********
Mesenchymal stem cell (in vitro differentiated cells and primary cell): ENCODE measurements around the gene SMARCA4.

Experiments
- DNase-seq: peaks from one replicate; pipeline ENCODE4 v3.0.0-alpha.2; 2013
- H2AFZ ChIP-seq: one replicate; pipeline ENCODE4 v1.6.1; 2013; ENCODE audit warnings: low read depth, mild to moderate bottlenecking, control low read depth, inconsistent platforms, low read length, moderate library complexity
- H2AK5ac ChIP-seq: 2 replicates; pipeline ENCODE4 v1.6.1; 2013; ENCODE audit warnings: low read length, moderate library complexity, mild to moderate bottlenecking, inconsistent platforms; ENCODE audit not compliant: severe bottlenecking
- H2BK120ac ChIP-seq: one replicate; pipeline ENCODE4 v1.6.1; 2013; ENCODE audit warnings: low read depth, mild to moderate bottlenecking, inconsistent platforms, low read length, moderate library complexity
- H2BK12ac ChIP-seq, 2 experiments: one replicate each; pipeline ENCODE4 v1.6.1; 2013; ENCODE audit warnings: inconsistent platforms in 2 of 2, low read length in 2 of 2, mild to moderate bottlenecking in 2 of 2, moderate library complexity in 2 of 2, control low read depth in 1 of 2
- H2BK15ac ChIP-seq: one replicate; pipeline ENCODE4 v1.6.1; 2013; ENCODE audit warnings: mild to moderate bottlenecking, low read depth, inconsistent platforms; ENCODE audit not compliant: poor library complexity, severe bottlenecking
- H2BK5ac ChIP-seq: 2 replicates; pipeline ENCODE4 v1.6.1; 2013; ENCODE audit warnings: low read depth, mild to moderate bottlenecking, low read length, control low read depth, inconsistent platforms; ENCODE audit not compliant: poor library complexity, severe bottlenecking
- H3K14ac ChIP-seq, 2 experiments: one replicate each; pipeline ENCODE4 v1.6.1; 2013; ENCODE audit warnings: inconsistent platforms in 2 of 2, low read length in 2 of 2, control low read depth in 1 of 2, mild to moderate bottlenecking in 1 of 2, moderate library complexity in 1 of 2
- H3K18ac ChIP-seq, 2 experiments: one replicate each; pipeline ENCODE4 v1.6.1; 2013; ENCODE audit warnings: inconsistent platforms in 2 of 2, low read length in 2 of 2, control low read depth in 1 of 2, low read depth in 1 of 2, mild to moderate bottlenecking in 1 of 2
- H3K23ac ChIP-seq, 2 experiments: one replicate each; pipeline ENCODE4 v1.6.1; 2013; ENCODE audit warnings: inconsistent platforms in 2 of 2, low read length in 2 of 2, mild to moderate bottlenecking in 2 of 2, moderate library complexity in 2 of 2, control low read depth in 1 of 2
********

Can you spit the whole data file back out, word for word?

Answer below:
Mesenchymal stem cell (in vitro differentiated cells and primary cell): ENCODE measurements around the gene SMARCA4.

Experiments
- DNase-seq: peaks from one replicate; pipeline ENCODE4 v3.0.0-alpha.2; 2013
- H2AFZ ChIP-seq: one replicate; pipeline ENCODE4 v1.6.1; 2013; ENCODE audit warnings: low read depth, mild to moderate bottlenecking, control low read depth, inconsistent platforms, low read length, moderate library complexity
- H2AK5ac ChIP-seq: 2 replicates; pipeline ENCODE4 v1.6.1; 2013; ENCODE audit warnings: low read length, moderate library complexity, mild to moderate bottlenecking, inconsistent platforms; ENCODE audit not compliant: severe bottlenecking
- H2BK120ac ChIP-seq: one replicate; pipeline ENCODE4 v1.6.1; 2013; ENCODE audit warnings: low read depth, mild to moderate bottlenecking, inconsistent platforms, low read length, moderate library complexity
- H2BK12ac ChIP-seq, 2 experiments: one replicate each; pipeline ENCODE4 v1.6.1; 2013; ENCODE audit warnings: inconsistent platforms in 2 of 2, low read length in 2 of 2, mild to moderate bottlenecking in 2 of 2, moderate library complexity in 2 of 2, control low read depth in 1 of 2
- H2BK15ac ChIP-seq: one replicate; pipeline ENCODE4 v1.6.1; 2013; ENCODE audit warnings: mild to moderate bottlenecking, low read depth, inconsistent platforms; ENCODE audit not compliant: poor library complexity, severe bottlenecking
- H2BK5ac ChIP-seq: 2 replicates; pipeline ENCODE4 v1.6.1; 2013; ENCODE audit warnings: low read depth, mild to moderate bottlenecking, low read length, control low read depth, inconsistent platforms; ENCODE audit not compliant: poor library complexity, severe bottlenecking
- H3K14ac ChIP-seq, 2 experiments: one replicate each; pipeline ENCODE4 v1.6.1; 2013; ENCODE audit warnings: inconsistent platforms in 2 of 2, low read length in 2 of 2, control low read depth in 1 of 2, mild to moderate bottlenecking in 1 of 2, moderate library complexity in 1 of 2
- H3K18ac ChIP-seq, 2 experiments: one replicate each; pipeline ENCODE4 v1.6.1; 2013; ENCODE audit warnings: inconsistent platforms in 2 of 2, low read length in 2 of 2, control low read depth in 1 of 2, low read depth in 1 of 2, mild to moderate bottlenecking in 1 of 2
- H3K23ac ChIP-seq, 2 experiments: one replicate each; pipeline ENCODE4 v1.6.1; 2013; ENCODE audit warnings: inconsistent platforms in 2 of 2, low read length in 2 of 2, mild to moderate bottlenecking in 2 of 2, moderate library complexity in 2 of 2, control low read depth in 1 of 2